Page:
Newswise, April 21, 2016 – An ingrained stigma attached to the label “palliative care” among cancer patients, families and healthcare providers impedes earlier access to supportive care that improves quality of life, shows new research from Princess Margaret Cancer Centre published today in the Canadian Medical Association Journal (CMAJ).
The findings signal the need to rebrand palliative care, says principal investigator Dr. Camilla Zimmermann, to ensure the full spectrum of supportive care is offered to improve quality of life from the moment of diagnosis through the course of illness.
Dr. Zimmermann, Head, Palliative Care Program, UHN and Medical Director, Al Hertz Centre for Supportive and Palliative Care at the Princess Margaret, is a clinician-scientist who also holds the Rose Family Chair in Supportive Care, University of Toronto. She talks about her research at https://www.youtu.be/DerR61coVbc .
The researchers performed and analysed qualitative interviews with 48 patients with advanced cancers and 23 caregivers who had participated in an earlier randomized controlled study of 461 patients.
In that study, half the participants received early palliative care intervention in the outpatient clinic setting in addition to standard cancer care.
The other half received standard cancer care. Participants had advanced cancers (lung, gastrointestinal, genitourinary, breast and gynecological) and estimated survival of between 6-24 months. The published findings showed improved quality of life for the group that received early palliative care intervention (The Lancet, Feb. 19, 2014).
In the follow-up study, says Dr. Zimmermann, “initially, both groups perceived palliative care as synonymous with death; as care at the end of life in a setting where they would die, and in general as a frightening, anxiety-provoking thing they wanted to avoid.”
For the intervention group, however, the perception changed. “They began to see palliative care as relevant early in the course of their illness and as being beneficial to them by supporting them and improving their quality of life. “
But, she says, despite a positive experience, participants in the intervention group still felt stigmatized by the label palliative care. “Patients told us if palliative care were called something else, they wouldn’t feel so stigmatized.”
Dr. Zimmermann adds: “Importantly, the source of this stigma was mainly in the medical system because doctors and nurses had given the impression that palliative care was only end-of-life care. Another source of stigma was media. So I think those are two powerful institutions where we could effect change and give a different perception to families and caregivers about what palliative care really is.”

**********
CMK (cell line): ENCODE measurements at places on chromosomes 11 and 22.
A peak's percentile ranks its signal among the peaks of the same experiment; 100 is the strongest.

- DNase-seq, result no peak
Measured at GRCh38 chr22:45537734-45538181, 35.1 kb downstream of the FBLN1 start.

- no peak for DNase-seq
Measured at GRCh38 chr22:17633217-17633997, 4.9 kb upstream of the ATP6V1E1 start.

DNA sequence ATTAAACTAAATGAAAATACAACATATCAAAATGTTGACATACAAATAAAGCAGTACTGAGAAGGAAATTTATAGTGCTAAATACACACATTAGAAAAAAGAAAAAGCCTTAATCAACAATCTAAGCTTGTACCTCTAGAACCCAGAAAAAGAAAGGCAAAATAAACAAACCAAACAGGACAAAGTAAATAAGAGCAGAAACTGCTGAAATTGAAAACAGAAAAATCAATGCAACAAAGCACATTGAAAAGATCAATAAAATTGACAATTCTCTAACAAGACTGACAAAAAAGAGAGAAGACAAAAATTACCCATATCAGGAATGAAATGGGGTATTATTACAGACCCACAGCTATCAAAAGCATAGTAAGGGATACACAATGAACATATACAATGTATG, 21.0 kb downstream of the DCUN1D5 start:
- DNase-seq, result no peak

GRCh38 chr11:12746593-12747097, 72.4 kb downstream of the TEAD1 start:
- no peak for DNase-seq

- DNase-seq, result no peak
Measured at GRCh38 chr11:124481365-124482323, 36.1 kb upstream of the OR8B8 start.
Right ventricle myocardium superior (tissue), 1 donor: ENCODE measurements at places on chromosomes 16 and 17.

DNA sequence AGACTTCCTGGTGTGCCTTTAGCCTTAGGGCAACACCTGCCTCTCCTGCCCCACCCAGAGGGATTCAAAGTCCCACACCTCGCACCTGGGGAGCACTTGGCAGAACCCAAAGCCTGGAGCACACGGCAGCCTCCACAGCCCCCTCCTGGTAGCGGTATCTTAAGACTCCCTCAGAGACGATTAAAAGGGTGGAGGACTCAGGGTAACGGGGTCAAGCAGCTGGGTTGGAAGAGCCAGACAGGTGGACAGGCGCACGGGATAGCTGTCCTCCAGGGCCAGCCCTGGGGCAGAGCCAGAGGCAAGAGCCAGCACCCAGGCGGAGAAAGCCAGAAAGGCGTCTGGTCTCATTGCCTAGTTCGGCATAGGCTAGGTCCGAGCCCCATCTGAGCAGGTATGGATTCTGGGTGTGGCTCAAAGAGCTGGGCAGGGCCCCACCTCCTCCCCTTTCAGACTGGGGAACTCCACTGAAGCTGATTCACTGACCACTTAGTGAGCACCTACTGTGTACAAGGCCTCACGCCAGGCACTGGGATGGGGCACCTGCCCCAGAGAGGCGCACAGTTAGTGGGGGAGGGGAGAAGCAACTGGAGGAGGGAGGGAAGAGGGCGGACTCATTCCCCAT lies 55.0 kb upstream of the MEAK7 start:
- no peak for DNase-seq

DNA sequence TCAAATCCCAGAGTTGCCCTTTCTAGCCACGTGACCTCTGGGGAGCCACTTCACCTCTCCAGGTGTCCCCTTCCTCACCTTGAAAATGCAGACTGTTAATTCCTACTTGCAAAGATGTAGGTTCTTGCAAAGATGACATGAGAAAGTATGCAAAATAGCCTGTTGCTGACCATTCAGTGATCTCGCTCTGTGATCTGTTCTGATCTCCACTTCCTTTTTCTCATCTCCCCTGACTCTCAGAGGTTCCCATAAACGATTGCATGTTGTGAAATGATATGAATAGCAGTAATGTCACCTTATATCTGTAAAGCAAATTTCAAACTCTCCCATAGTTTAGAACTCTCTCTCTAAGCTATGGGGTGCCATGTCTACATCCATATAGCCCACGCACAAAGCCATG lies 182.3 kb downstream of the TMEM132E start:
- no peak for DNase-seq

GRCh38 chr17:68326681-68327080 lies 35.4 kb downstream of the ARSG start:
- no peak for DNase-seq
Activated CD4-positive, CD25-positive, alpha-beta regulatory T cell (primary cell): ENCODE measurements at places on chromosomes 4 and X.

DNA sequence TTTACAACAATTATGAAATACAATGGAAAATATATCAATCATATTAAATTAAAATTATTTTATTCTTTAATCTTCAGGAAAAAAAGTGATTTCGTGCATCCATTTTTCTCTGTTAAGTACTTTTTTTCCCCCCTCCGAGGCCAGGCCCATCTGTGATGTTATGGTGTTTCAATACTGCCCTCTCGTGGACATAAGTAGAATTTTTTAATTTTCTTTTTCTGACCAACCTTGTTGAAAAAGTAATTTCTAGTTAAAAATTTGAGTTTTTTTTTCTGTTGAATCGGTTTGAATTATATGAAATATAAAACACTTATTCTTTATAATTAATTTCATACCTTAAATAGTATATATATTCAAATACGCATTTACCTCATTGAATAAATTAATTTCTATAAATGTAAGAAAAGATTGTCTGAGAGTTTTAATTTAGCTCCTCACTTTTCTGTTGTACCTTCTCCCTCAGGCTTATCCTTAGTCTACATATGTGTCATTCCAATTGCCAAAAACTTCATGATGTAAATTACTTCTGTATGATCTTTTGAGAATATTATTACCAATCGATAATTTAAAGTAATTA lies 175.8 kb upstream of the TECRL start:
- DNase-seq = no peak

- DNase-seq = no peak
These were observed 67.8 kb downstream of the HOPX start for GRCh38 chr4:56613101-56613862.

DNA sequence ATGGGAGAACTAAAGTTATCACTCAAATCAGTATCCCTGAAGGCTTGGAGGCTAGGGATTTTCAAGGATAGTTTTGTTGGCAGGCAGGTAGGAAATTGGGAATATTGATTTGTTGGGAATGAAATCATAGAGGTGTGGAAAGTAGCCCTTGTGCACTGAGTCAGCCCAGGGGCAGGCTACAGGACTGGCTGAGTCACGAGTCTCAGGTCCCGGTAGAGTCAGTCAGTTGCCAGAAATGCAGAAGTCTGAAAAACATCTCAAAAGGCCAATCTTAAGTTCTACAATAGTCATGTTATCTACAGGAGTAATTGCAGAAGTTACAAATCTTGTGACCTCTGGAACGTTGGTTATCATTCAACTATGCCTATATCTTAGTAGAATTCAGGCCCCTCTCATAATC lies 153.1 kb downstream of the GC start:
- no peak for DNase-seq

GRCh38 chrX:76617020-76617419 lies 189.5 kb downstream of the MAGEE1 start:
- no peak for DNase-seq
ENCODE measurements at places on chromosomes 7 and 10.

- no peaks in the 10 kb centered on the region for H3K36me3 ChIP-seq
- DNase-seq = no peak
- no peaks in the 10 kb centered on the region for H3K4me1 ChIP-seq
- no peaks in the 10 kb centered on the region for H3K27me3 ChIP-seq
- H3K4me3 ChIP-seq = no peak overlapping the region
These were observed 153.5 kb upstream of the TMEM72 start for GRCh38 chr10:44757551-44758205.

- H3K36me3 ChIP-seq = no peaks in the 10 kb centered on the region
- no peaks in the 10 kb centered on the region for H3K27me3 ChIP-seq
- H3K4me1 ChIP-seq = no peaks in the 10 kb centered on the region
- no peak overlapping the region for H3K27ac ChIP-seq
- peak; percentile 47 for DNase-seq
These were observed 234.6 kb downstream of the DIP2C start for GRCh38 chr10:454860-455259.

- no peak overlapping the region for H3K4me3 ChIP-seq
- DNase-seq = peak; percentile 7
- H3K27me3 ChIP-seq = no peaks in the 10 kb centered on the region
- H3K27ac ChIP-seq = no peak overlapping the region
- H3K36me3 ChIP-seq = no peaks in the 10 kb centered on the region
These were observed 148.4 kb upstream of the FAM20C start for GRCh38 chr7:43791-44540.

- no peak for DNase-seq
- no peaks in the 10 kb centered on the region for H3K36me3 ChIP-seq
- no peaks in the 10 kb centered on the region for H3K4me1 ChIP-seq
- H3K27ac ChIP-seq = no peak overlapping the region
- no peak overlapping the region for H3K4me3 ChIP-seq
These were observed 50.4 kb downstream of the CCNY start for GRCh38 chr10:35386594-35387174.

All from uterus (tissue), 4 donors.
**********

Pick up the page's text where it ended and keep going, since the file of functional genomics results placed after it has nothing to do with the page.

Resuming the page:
Although the World Health Organization broadened its definition of palliative care in 2002 to state “palliative care is applicable early in the course of illness, in conjunction with other therapies that are intended to prolong life”, definitions are inconsistent and confusing, says Dr. Zimmermann.
“Until there is a consistent definition of palliative care that is promoted by those referring patients and collaborating in their treatment, it is unreasonable to expect that patients and families will embrace a broadened conceptualisation of palliative care.”
And exactly what is palliative care? Dr. Zimmermann explains: “Palliative care improves quality of life in many different domains. Symptom control is an important domain; and this means managing pain, nausea, shortness of breath, sleep, depression and anxiety.
“Palliative care improves support for the family at home; it gives practical support for planning for the future, and also for how to get through every day. And it provides spiritual support.”
Dr. Zimmermann says: “So we have a branding issue and that’s the central message of this research. Although the definition has changed, we are not promoting it in the right way in the health care system.
“We need to do is promote the message and do so in actions as well as words that palliative care is supportive care that improves quality of life throughout the course of illness. It is not something to be afraid of or that is stigmatizing, but is helpful even while patients are receiving life-prolonging therapies.”